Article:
Birchwood tries to select counselors who are from those cities because it means they know the airports and can have a quick visit with their own families, as well, said Courtney Binnie, assistant director for Camp Birchwood. After landing in Minneapolis, campers and counselors board a motorcoach for the three-and-a-half-hour drive to the camp.

Adding salt to the wound for some parents was the fact that United reduced its service and upped its fee from $100 to $150.

“A lot of people are like, what’s the point of even having it if it’s only a direct flight? What people really need is the connection,” said Aileen Setiawn, general manager of Discover Travel, who books travel for Visions Service Adventures, which offers community service trips for middle schoolers and high schoolers. It has two programs in Montana, which means participants often have to change planes in Denver.

Tracy Holman, a spokeswoman for the American Camp Association, said that the association had anecdotal reports of some parents flying their children from different airports or changing airlines in order to get their children to camp this summer. While there has been little feedback on the topic, she said that it sometimes can take a full season for problems to surface.

Ron Hall, executive director of Maine Summer Camps, whose members have 10,000 children participating every summer, said that most Maine campers who fly to camp are coming from one major airport to either Boston or Portland, Maine, which has many direct flights. He had not heard of any major problems.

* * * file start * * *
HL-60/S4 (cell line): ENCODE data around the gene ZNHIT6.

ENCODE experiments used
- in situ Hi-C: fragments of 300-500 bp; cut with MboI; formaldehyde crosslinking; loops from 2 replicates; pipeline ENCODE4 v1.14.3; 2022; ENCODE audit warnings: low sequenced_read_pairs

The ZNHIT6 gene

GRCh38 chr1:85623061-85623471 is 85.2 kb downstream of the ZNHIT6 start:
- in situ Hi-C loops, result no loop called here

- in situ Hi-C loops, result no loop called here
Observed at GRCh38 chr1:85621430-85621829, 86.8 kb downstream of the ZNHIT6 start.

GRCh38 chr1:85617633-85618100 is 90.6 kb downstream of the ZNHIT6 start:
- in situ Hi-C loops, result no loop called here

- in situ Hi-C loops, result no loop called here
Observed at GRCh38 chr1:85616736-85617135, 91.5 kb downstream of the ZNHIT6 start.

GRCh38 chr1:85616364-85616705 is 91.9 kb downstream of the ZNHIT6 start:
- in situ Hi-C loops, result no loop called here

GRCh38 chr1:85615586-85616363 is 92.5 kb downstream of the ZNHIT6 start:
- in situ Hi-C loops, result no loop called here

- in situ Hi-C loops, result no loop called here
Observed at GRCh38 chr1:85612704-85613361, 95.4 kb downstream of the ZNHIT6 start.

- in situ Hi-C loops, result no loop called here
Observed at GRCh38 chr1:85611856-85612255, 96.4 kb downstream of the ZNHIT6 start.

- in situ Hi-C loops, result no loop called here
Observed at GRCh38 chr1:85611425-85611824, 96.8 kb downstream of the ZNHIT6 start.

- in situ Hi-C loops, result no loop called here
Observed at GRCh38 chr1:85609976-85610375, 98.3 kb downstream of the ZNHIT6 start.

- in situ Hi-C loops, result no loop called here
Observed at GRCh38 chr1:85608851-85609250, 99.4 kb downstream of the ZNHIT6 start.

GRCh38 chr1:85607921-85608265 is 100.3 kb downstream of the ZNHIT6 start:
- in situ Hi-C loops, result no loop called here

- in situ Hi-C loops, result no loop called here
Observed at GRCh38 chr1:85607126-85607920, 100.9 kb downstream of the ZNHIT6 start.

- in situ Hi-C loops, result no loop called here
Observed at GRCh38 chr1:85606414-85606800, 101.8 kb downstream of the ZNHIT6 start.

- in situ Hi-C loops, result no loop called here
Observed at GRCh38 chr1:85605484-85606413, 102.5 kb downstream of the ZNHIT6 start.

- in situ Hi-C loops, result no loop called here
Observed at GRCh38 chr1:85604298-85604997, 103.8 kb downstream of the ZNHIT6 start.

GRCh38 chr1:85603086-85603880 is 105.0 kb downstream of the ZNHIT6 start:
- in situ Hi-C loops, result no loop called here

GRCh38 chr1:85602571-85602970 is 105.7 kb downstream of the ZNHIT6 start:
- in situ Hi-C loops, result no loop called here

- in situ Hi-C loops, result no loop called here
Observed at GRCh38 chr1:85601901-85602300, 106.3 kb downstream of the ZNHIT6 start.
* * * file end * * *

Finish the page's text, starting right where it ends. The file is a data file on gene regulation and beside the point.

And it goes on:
Airlines do not allow children under a certain age, usually 5, to fly without an adult companion (usually someone who is at least 15 or 18 or older; rules vary by airline).

For older kids, airlines offer unaccompanied-minor programs for fees ranging from $25 to $150 each way, subject to a variety of rules and restrictions that vary by carrier.

Typically, the child’s parent or guardian is required to get a pass that allows them to escort the child through security to the gate, where airline employees greet them and escort the child onto the plane.

Generally airlines try to put unaccompanied minors near the front of the plane or in specific seats to make it easier for flight attendants to monitor them.

Once children arrive at their destination, airlines meet the adult designated to pick up the child at the arrival gate. The adult who picks up the child gets a security pass in order to meet the child.

Airlines that still offer unaccompanied-minor service for connecting flights meet children at the gate and then escort them to their connecting flight.

Alaska, American and Delta will allow children between the ages of 5 to 7 to fly as unescorted minors only on nonstop flights. But they do provide unaccompanied-minor service on connecting flights for older children.

Many airlines will not book a child on the last flight out of the day and will proactively rebook children if weather threatens to disrupt schedules.
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Photo of child on plane courtesy of Shutterstock.com